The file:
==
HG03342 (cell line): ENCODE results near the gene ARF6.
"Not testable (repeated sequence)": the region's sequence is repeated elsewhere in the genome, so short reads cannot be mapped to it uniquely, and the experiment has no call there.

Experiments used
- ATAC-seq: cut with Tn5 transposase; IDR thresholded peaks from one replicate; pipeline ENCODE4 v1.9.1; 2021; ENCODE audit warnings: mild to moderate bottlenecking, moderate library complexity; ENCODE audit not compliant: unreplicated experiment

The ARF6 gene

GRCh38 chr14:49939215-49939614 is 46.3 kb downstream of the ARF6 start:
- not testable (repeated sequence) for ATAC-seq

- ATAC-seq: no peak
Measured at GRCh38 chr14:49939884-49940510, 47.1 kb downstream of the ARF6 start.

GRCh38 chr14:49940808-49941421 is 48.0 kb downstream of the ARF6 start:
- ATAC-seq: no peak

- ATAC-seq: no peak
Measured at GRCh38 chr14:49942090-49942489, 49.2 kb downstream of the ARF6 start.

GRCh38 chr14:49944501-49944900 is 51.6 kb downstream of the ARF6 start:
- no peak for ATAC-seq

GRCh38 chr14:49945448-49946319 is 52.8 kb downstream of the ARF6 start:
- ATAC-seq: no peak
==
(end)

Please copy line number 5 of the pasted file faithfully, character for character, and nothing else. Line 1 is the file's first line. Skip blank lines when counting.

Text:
The ARF6 gene